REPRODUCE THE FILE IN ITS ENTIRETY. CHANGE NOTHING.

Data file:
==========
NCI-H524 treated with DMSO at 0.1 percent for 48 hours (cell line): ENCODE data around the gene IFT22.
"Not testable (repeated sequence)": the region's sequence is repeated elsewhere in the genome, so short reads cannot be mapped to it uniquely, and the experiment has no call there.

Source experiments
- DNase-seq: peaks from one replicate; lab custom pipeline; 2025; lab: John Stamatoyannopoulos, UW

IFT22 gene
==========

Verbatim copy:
NCI-H524 treated with DMSO at 0.1 percent for 48 hours (cell line): ENCODE data around the gene IFT22.
"Not testable (repeated sequence)": the region's sequence is repeated elsewhere in the genome, so short reads cannot be mapped to it uniquely, and the experiment has no call there.

Source experiments
- DNase-seq: peaks from one replicate; lab custom pipeline; 2025; lab: John Stamatoyannopoulos, UW

IFT22 gene